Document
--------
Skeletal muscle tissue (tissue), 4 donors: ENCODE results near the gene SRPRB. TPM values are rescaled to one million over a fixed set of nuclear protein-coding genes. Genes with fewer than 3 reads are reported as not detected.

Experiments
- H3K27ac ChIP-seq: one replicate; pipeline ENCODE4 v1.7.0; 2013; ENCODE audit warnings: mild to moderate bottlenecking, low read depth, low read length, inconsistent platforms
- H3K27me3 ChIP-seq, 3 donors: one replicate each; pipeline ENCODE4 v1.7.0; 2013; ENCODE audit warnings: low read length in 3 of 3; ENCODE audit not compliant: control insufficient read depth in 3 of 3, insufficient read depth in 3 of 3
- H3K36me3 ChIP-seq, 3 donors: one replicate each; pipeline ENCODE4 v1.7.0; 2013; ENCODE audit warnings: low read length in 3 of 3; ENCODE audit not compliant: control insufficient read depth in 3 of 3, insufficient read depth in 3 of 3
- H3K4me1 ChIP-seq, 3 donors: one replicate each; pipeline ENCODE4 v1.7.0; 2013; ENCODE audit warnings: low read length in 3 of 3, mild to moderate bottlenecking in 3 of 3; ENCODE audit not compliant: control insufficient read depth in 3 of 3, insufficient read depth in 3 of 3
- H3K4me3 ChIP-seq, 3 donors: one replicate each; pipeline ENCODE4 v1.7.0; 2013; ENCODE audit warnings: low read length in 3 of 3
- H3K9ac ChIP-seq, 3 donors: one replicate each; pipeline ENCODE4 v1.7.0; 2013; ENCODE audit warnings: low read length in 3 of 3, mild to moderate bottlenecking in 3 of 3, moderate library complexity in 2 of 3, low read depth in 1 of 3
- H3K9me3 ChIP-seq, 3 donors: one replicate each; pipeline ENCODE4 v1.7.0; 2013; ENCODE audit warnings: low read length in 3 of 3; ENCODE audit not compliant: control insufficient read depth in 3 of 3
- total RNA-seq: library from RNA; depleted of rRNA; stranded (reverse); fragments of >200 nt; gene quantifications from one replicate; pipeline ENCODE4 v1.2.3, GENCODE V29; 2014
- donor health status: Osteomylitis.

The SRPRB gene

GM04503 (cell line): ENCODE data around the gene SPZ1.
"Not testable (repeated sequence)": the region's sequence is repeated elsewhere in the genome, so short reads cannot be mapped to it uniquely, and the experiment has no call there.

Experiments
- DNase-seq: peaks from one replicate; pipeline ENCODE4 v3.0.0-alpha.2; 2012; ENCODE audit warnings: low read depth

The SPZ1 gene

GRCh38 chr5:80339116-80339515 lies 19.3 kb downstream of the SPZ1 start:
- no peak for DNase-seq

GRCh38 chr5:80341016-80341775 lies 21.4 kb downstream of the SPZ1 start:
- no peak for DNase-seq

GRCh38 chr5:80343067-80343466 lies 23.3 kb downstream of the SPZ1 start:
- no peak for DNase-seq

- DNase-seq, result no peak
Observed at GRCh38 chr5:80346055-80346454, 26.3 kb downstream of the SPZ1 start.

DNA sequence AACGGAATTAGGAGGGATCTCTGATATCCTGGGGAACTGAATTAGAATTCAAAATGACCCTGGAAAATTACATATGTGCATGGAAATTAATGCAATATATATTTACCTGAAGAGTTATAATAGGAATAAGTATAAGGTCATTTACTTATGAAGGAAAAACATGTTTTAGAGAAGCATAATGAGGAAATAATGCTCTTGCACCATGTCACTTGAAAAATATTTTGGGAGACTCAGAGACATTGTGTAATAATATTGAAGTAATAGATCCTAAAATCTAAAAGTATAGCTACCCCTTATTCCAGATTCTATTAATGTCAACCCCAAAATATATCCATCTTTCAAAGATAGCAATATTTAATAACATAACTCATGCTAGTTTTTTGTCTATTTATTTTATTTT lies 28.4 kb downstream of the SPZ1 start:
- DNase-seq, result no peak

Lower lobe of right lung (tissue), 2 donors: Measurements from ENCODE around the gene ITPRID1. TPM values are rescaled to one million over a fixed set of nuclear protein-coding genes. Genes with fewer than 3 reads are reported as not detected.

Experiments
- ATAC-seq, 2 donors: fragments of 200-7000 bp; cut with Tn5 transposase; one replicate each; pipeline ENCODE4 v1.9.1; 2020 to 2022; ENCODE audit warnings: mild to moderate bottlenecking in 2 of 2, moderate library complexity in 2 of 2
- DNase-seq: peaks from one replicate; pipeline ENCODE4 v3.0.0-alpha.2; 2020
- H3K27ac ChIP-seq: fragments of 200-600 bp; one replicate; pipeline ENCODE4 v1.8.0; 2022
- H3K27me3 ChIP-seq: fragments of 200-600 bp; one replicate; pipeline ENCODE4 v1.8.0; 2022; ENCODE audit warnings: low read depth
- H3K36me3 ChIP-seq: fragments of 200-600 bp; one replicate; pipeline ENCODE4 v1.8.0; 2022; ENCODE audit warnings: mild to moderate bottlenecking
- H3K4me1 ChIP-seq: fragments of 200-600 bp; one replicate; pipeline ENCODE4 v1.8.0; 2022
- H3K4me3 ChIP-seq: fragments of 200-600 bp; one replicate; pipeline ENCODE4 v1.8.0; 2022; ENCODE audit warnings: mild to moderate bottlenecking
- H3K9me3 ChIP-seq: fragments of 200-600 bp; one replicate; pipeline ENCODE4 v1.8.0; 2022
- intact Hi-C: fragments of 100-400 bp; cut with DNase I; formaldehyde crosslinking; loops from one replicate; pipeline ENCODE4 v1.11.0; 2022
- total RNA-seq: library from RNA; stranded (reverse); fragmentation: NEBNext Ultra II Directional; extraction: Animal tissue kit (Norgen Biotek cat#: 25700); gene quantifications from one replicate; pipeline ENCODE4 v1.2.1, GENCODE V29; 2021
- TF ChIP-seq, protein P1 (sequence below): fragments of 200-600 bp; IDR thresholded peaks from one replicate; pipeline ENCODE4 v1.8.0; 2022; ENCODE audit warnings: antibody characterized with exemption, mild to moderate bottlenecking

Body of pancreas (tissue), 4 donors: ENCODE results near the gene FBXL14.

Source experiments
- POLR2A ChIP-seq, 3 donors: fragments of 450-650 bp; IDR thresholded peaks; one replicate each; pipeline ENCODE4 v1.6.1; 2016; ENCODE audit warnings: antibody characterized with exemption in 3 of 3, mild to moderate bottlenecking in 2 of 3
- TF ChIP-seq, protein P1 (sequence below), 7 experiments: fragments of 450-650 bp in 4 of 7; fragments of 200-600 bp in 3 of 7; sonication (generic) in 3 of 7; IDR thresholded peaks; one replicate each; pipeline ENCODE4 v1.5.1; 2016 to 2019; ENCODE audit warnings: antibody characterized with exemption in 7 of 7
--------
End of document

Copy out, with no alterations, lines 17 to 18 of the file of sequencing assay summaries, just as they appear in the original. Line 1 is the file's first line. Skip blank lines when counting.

The SPZ1 gene

GRCh38 chr5:80339116-80339515 lies 19.3 kb downstream of the SPZ1 start: